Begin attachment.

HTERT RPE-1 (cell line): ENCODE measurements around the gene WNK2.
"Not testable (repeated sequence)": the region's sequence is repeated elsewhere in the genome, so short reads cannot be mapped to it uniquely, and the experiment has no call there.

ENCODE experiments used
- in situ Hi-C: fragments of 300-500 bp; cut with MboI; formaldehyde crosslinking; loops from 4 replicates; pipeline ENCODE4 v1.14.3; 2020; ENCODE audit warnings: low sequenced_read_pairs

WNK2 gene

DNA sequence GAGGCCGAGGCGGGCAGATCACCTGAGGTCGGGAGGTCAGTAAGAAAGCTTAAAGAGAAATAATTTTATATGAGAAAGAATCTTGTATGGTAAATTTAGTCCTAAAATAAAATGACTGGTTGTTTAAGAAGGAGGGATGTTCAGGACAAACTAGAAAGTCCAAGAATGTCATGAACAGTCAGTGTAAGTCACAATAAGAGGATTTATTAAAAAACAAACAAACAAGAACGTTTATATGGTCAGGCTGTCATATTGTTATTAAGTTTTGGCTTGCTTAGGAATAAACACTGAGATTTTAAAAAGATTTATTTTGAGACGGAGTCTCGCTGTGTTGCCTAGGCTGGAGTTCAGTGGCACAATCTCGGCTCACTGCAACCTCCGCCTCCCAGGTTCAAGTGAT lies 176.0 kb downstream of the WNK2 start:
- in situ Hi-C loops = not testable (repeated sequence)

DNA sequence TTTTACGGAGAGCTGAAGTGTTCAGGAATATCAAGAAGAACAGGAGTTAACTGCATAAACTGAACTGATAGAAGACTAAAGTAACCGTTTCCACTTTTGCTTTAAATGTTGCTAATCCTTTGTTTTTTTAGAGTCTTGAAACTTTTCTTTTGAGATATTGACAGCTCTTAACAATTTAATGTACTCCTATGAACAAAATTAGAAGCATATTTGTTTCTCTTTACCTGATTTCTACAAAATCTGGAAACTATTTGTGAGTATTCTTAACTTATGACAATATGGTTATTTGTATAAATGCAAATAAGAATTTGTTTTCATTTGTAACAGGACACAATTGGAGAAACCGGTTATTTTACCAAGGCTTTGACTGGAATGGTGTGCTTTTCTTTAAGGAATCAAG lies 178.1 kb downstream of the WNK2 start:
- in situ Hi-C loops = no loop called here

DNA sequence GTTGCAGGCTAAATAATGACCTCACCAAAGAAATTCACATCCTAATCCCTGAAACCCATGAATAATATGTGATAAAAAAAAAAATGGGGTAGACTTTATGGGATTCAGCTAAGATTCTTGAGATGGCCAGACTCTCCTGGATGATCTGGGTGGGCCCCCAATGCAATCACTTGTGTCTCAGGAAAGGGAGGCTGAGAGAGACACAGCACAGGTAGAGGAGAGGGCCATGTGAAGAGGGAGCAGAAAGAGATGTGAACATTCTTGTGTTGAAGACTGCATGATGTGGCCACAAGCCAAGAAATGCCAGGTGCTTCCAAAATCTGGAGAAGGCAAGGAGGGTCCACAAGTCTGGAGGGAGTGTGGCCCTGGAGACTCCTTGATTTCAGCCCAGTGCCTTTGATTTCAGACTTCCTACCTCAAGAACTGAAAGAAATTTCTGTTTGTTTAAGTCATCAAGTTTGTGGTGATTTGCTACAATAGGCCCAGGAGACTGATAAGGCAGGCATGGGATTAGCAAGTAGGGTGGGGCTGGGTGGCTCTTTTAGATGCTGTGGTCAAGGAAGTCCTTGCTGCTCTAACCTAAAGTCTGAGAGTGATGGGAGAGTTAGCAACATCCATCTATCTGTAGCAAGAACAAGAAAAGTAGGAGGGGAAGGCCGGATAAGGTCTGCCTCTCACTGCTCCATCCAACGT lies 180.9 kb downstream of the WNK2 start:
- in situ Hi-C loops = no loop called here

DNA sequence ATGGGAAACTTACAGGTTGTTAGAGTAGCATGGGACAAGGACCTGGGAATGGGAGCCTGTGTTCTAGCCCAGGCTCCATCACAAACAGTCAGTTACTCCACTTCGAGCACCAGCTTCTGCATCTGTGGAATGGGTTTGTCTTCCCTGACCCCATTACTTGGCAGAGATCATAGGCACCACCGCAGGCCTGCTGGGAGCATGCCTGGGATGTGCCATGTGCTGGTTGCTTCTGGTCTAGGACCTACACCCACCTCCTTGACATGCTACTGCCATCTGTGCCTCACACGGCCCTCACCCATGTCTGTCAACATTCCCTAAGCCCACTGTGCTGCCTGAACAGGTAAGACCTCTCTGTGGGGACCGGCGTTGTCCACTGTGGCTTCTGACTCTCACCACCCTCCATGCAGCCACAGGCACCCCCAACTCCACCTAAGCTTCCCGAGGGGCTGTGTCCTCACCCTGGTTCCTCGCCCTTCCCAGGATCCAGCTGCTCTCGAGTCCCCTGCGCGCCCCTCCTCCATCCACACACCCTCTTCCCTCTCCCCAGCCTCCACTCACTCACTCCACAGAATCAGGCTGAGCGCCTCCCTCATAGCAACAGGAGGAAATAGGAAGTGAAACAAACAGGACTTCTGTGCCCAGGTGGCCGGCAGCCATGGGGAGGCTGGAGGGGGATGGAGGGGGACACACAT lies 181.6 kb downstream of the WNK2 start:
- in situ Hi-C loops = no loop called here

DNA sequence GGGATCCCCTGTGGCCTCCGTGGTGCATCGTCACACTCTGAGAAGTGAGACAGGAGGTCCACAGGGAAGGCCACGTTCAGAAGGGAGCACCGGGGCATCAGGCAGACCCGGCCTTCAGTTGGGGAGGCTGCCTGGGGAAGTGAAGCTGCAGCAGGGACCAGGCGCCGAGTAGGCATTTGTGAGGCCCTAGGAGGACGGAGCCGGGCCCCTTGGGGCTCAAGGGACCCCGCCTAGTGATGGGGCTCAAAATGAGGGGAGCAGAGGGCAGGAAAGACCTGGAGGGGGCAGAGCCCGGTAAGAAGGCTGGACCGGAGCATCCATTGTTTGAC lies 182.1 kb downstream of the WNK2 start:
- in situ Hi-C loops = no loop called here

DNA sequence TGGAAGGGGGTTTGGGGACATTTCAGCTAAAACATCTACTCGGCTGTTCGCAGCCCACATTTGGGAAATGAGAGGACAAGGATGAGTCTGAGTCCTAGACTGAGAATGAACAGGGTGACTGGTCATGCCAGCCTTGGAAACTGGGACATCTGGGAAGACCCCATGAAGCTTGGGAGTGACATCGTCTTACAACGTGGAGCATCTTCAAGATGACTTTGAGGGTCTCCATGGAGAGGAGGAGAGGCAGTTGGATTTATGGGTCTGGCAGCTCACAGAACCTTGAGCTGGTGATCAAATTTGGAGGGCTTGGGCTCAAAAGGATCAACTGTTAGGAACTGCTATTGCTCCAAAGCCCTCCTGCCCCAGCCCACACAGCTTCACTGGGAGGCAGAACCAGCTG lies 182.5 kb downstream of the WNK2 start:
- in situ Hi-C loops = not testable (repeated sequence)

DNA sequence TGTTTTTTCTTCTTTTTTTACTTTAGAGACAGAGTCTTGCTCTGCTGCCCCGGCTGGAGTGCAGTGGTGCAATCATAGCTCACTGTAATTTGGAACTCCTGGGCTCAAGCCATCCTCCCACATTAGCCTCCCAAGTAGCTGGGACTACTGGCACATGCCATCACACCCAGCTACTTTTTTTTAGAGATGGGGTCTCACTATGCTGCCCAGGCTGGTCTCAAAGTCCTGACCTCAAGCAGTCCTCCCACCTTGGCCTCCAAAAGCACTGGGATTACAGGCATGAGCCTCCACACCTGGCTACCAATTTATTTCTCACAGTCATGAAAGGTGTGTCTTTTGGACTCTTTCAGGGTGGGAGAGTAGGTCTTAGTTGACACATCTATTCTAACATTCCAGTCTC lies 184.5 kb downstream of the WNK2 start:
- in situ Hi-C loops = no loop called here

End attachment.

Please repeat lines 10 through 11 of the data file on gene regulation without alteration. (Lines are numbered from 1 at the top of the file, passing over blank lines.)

DNA sequence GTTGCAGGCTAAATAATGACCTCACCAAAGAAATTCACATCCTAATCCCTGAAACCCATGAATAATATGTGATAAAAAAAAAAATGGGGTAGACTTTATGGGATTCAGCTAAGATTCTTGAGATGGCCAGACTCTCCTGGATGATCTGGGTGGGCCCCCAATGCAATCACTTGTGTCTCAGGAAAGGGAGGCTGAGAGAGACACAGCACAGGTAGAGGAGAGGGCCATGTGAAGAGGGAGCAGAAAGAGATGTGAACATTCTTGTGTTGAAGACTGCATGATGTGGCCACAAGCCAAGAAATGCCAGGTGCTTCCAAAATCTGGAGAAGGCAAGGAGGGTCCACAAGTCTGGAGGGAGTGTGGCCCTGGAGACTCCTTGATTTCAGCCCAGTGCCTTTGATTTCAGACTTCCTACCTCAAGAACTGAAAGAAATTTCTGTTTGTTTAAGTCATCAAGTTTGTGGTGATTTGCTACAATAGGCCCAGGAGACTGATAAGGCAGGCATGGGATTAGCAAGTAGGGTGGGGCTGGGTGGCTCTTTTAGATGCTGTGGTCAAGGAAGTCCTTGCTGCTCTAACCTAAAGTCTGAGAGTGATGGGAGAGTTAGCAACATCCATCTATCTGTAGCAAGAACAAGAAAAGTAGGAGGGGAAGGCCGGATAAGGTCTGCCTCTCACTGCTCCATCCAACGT lies 180.9 kb downstream of the WNK2 start:
- in situ Hi-C loops = no loop called here